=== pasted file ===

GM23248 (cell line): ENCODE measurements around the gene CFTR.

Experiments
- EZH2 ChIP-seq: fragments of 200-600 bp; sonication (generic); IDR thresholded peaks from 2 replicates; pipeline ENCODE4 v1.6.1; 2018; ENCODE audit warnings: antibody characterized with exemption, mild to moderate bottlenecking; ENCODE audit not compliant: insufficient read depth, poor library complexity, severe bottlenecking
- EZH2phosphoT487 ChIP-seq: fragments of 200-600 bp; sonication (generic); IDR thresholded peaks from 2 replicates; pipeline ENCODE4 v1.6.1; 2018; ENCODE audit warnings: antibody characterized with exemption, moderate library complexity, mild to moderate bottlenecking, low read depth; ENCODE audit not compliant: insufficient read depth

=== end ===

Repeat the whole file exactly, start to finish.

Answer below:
GM23248 (cell line): ENCODE measurements around the gene CFTR.

Experiments
- EZH2 ChIP-seq: fragments of 200-600 bp; sonication (generic); IDR thresholded peaks from 2 replicates; pipeline ENCODE4 v1.6.1; 2018; ENCODE audit warnings: antibody characterized with exemption, mild to moderate bottlenecking; ENCODE audit not compliant: insufficient read depth, poor library complexity, severe bottlenecking
- EZH2phosphoT487 ChIP-seq: fragments of 200-600 bp; sonication (generic); IDR thresholded peaks from 2 replicates; pipeline ENCODE4 v1.6.1; 2018; ENCODE audit warnings: antibody characterized with exemption, moderate library complexity, mild to moderate bottlenecking, low read depth; ENCODE audit not compliant: insufficient read depth